MOOCs—what is the definition?
We’ve just seen another big announcement related to elite institutions discovering the use of online instruction through MOOCs (massively open online courses) – the latest I’ve read is from Jordan Weissmann in The Atlantic (http://www.theatlantic.com/business/archive/2012/07/the-single-most-important-experiment-in-higher-education/259953/).
I personally couldn’t be more pleased with the press online instruction is getting from these announcements, as I mentioned in an earlier blog post, (https://shaeffersforays.wordpress.com/2012/07/05/the-online-buzz/). If these sorts of efforts help legitimize the ongoing efforts in our field of utilizing multiple technologies to provide greater access to the promise of education, then I am all for it. But — you would know that there would be a but — there a few things that I think that need further discussion and possibly clarification.
For example, Mr. Weissmann and many others refer to the MOOCs having the potential of “remaking higher education for the Internet age.” This may be, but the disconnect for me continues to be that we refer to these as “courses.” I think the better term is open content. When I think of a course in higher education, students register for it, they interact with the content, and then their learning is assessed. It is the assessment of student learning that continues to be the greatest hurdle with MOOCs from my perspective. I wish I was smart enough or clever enough to provide answers to this challenge. It could be that some of the answer lies with the work of colleagues in the area of action analytics. (http://lindabaer.efoliomn.com/uploads/settinganationalagendaforactionanalytics101509.pdf) It could also be that the answer looks like something the University of Washington just announced on July 18th: that they’ll be offering “enhanced” MOOCs with more student learning assessments built in. It’s too soon to know exactly what that will look like, but it’s an interesting idea. http://www.insidehighered.com/news/2012/07/18/despite-rumors-creditialing-still-impasse-universities-offering-moocs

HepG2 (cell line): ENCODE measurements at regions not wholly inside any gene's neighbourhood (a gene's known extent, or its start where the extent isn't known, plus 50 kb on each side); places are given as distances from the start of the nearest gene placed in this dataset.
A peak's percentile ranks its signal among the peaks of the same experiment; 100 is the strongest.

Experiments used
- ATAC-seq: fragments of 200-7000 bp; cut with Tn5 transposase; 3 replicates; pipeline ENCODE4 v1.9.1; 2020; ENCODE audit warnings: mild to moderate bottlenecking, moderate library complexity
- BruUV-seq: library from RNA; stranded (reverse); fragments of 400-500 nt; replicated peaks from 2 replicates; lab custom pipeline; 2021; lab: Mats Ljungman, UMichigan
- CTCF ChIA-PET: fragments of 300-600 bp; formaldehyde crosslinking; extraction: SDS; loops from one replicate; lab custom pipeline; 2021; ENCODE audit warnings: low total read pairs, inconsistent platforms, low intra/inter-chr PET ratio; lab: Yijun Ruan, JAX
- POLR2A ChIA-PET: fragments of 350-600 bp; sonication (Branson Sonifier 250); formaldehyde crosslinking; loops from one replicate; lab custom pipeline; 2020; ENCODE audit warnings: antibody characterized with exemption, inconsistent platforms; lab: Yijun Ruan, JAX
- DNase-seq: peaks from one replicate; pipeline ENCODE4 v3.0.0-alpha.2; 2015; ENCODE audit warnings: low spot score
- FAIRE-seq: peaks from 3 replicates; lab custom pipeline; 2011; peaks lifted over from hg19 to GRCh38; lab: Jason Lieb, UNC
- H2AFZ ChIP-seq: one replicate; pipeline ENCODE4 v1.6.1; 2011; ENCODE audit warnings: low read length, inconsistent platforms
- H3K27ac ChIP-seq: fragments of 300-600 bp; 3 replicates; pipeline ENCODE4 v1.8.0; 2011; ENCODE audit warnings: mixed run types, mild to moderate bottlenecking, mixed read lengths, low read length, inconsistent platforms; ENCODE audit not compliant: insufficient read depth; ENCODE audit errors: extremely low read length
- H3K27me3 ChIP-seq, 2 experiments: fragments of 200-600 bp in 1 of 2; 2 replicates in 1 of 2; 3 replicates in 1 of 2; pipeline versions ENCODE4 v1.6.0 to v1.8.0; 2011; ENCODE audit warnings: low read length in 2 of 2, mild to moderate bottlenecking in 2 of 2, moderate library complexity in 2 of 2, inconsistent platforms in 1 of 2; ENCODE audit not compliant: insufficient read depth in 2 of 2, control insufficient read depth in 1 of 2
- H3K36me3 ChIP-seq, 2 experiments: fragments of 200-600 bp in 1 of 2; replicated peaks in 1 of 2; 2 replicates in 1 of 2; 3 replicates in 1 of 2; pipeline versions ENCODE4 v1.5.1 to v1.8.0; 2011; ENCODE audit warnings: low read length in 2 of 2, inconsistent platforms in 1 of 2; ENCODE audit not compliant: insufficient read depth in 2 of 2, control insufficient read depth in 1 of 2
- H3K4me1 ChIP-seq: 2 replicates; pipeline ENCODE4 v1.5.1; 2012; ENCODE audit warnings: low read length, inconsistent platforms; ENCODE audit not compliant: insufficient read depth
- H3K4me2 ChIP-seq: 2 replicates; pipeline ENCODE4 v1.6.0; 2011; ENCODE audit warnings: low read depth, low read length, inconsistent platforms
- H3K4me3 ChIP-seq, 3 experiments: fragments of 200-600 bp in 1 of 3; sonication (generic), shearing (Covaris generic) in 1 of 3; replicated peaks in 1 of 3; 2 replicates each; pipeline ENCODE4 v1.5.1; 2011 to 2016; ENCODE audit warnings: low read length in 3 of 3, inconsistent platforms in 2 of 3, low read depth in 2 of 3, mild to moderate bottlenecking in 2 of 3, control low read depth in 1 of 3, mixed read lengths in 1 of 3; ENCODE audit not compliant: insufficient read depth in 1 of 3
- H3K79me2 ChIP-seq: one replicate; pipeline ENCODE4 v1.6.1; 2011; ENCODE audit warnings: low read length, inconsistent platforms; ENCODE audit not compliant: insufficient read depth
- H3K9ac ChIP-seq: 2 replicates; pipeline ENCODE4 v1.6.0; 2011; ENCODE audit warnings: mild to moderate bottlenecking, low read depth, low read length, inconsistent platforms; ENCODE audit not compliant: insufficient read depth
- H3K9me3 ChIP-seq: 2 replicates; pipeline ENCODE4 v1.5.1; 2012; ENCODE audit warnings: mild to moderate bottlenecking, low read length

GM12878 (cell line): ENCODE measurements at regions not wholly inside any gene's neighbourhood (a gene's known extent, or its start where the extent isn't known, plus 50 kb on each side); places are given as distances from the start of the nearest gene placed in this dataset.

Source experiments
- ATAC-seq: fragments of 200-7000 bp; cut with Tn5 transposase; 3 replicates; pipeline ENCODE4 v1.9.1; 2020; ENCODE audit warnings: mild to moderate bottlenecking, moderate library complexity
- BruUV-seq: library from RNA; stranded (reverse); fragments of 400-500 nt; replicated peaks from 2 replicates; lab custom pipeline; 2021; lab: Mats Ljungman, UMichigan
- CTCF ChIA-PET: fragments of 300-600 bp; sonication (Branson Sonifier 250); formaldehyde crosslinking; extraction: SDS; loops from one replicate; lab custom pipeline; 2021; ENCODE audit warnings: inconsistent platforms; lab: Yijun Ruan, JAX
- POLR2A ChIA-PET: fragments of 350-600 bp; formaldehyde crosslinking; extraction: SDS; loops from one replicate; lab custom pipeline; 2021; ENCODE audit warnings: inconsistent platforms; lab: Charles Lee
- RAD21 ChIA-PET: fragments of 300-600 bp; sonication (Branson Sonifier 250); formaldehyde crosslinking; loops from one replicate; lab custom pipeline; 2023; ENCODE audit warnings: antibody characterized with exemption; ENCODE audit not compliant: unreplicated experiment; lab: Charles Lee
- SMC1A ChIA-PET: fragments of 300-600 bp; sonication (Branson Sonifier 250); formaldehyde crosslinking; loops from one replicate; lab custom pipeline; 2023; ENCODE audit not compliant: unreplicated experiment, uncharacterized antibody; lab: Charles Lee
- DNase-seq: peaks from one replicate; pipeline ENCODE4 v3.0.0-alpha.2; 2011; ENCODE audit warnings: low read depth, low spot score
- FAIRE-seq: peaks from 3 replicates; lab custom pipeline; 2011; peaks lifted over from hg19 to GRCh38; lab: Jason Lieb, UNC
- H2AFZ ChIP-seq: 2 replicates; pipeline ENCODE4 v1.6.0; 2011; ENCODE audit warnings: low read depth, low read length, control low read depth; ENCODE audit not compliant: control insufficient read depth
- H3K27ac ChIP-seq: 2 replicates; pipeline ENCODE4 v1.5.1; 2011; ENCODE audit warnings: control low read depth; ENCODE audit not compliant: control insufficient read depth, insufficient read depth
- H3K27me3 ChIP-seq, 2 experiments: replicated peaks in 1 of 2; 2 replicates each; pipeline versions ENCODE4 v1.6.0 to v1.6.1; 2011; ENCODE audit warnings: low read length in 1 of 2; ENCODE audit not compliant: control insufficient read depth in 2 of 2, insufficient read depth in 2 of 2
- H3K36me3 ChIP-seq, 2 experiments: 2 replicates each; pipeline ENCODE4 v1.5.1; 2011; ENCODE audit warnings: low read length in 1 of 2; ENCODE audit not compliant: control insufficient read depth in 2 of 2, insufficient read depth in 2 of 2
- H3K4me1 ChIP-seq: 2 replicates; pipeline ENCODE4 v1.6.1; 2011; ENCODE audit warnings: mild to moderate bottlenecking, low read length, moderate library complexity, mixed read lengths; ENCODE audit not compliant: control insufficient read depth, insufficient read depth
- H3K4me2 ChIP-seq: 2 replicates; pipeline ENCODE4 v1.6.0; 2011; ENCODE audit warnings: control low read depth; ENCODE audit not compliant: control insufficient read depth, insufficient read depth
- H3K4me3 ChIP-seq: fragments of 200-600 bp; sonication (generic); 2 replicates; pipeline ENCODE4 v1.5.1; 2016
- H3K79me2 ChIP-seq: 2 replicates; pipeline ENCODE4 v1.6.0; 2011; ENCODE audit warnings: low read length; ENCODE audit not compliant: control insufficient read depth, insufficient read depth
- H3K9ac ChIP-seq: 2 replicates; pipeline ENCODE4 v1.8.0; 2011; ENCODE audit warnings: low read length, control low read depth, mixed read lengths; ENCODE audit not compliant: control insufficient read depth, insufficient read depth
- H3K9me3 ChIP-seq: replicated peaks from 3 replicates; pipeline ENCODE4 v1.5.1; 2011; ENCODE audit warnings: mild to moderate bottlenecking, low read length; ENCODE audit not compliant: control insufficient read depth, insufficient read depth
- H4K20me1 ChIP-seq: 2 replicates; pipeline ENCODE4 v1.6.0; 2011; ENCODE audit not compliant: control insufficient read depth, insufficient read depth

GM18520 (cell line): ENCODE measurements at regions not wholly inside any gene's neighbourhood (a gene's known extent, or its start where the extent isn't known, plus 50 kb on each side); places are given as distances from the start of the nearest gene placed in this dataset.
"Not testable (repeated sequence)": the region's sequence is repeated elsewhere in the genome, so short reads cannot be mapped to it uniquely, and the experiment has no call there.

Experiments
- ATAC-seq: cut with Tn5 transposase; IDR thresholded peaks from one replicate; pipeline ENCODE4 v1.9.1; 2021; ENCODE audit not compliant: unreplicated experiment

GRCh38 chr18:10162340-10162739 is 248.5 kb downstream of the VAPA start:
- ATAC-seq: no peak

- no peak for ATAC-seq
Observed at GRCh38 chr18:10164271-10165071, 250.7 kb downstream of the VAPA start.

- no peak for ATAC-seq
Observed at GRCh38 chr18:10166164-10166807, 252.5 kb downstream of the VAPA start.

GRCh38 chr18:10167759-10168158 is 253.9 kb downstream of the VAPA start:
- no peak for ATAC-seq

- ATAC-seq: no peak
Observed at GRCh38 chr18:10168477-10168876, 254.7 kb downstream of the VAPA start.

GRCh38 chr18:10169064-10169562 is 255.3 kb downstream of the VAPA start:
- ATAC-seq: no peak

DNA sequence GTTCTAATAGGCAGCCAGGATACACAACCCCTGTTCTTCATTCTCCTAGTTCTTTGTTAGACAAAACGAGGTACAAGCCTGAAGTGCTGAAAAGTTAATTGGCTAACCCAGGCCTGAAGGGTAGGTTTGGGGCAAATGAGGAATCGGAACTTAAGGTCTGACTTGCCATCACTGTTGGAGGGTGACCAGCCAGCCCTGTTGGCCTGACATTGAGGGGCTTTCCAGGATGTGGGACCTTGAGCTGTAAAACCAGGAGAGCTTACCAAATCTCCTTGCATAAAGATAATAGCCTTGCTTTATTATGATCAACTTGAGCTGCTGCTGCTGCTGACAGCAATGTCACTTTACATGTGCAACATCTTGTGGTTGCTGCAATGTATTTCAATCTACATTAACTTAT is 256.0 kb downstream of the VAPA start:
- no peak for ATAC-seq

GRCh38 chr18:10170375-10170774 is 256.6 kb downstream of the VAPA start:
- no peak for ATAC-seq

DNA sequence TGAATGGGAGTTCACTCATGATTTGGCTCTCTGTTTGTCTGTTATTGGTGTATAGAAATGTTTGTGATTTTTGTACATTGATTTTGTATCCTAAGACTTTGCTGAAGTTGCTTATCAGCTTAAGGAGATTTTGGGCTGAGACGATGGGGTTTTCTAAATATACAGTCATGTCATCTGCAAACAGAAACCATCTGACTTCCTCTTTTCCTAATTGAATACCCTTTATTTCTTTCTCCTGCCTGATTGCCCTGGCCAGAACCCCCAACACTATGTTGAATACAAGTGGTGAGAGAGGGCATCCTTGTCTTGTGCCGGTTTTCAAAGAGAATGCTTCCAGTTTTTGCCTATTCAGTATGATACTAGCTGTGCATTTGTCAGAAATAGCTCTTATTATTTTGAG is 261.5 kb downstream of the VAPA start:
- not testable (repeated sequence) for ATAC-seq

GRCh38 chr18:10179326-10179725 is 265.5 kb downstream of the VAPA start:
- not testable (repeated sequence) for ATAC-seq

A dream that I have is that we would find a way to package the MOOCs so that we could deliver an accredited degree program to those whose only option for access to higher education is through MOOCs. How would this work? In many ways, it’s like the old PBS courses where the Corporation of Public Broadcasting invested a great deal of money in developing high quality course content and then it was left to a faculty member to make additions to this content so the course met the level of academic rigor. I see nothing but possibilities with MOOCs if we can find creative ways of packaging the content in ways that lead to meaningful certificates and degrees.
The other piece that I think needs clarification comes from one of the statements in Mr. Weissmann’s article: “But the deals Coursera announced Tuesday may well prove to be an inflection point for online education, a sector that has traditionally been dominated by for-profit colleges known mostly for their noxious recruitment practices and poor results.” This isn’t so much a clarification as an opportunity for illumination. At the Summit for Online Learning sponsored by UPCEA and ACHE (http://upcea.edu/content.asp?contentid=153) last September, one of the speakers indicated that one of the biggest challenges we have with online learning is the perception that all online courses are offered by for-profit institutions with the reputation indicated by Mr. Weissmann. Therefore many of the regulations out of the Department of Education and legislation related to online learning target the practices of these institutions. The reality is that the online market place is crowded with regionally accredited institutions, both non-profit and for-profit, who are delivering accredited online programs in a high quality fashion. And many of these institutions are contributing to the research on online learning that has improved the development of courses and programs and to student learning.
Our challenge continues to be informing and enlightening decision makers (national and state legislators), the press, and others that there are many insitutions establishing and following best practices for online learning and that it would be most helpful if they could help support institutions to rise to these best practices so that we can provide access to the promise of education to as many people as possible.